Peter Goldstein

Peter Goldstein is a professor at Juniata College in Pennsylvania in the USA. He has been World Cup crazy since 1966. He will share his views about the past, present and future of this event.

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Qualifying systems: the Good, the Bad and the Oceanic

    My favorite event of the World Cup cycle is the draw. No, not the celebrated draw for the finals, with its global reach and we-are-the-world jaw-dropping vulgarity, but the utterly obscure draw for the qualifiers, witnessed by a few confederation officials and whatever spiders have managed to take up residence in the appropriate corners. But what an event! Not only do qualifier fans get to root for who plays whom (England-Germany si, Belgium-Holland no!), but more importantly, who plays whom how. How many rounds will there be? How many teams in each group? How many group stages? Any knockouts? Playoffs? Who gets to beat Australia this time?

    These are important questions. True, the teams will settle the matter on the field (by penalty kicks if nothing else), but the fan experience depends to a great extent on the qualifying structure. It determines how many times we'll see our favorite team play, whether we'll accept second place in the group or pray to win it all, and whether we'll have to worry how many goals we can get on the road against Zimbabwe. Moreover, the structure also subtly affects a team's odds for qualifying. How many games you play over how many months, how short or long the stages are, whether goal difference matters: all these factors weight the scales in small but distinct ways. Forget the stadia, the sponsorships, even the TV schedule: qualifying systems are the infrastructure of the World Cup.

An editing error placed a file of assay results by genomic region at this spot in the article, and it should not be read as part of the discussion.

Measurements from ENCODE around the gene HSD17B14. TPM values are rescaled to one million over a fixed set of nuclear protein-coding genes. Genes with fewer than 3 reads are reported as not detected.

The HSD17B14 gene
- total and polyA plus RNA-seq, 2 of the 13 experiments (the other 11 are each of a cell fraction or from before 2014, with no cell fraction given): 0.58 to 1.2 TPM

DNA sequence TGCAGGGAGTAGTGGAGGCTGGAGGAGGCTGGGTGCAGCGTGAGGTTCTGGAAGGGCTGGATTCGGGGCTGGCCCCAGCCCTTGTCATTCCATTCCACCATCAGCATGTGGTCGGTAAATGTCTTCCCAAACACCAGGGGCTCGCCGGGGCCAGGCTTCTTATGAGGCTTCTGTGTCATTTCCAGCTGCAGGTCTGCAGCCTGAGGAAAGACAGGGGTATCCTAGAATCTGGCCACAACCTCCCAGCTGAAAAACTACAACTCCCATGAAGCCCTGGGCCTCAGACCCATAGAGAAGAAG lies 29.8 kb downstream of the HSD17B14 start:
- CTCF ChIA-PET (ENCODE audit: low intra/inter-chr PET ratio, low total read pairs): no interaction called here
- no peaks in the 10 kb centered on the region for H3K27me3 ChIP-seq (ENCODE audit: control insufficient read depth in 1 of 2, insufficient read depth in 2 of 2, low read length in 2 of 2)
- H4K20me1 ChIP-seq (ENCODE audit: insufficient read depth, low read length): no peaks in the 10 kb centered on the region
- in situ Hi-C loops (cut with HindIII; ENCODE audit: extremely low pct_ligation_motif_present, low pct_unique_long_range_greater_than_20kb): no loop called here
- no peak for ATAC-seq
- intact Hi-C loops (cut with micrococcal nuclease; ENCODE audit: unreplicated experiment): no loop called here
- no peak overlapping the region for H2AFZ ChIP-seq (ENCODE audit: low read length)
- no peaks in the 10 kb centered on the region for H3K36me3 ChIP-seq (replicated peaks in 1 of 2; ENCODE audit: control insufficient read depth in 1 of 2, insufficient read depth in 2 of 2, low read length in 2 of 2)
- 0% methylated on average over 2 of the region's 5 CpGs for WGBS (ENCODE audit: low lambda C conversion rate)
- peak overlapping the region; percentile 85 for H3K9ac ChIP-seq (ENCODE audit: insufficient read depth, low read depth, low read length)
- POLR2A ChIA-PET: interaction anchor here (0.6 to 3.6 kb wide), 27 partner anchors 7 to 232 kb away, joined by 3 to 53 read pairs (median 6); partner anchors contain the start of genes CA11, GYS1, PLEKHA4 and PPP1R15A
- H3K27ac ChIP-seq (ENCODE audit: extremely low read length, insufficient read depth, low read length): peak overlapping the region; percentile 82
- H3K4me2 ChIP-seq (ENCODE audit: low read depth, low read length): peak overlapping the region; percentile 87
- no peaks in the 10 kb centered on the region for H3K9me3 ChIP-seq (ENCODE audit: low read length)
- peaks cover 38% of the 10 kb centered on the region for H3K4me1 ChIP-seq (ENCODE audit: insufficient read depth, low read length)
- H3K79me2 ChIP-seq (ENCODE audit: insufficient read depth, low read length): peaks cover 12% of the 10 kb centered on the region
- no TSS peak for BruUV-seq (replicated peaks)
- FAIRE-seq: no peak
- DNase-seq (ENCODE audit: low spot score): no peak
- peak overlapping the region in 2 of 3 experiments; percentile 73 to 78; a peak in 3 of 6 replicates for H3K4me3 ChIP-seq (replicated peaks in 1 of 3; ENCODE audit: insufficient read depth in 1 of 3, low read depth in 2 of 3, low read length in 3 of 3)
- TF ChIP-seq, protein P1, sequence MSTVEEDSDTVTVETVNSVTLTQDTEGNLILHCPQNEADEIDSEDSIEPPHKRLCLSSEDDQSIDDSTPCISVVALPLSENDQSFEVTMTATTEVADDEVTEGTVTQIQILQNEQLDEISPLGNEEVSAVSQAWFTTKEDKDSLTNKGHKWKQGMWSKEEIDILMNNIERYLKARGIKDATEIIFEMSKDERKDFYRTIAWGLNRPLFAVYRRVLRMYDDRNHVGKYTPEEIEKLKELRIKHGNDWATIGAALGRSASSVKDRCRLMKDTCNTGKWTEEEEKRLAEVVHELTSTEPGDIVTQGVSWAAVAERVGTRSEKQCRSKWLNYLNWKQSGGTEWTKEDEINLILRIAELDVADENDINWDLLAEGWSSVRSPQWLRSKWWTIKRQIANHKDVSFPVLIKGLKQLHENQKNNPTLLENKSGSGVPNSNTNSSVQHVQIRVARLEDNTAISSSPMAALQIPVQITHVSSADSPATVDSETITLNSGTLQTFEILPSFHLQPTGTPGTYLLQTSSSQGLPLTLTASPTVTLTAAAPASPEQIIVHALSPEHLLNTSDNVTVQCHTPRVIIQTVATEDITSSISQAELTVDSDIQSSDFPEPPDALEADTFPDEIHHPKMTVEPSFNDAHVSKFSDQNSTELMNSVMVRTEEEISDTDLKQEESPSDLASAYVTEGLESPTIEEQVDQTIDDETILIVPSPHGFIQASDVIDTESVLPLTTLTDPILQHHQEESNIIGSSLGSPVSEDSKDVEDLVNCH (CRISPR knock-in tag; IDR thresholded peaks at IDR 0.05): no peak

What should a qualifying system accomplish? Determine a winner or winners, obviously; but in the right way. As fans, we want fairness: the system should work so the better teams are likely to emerge on top, and it should force you to play well to win. We want excitement, too: a sense that every game matters, a fair helping of suspense, and the genuine possibility of surprises. These goals aren't always mutually compatible. We need a system long and varied enough to weed out the lesser teams (one game per team wouldn't work), but short enough so that each game is important and upsets are possible (a thirty-game series would be silly). We need to decide how to favor the established powers with byes and seedings, but how to avoid giving them too great an advantage.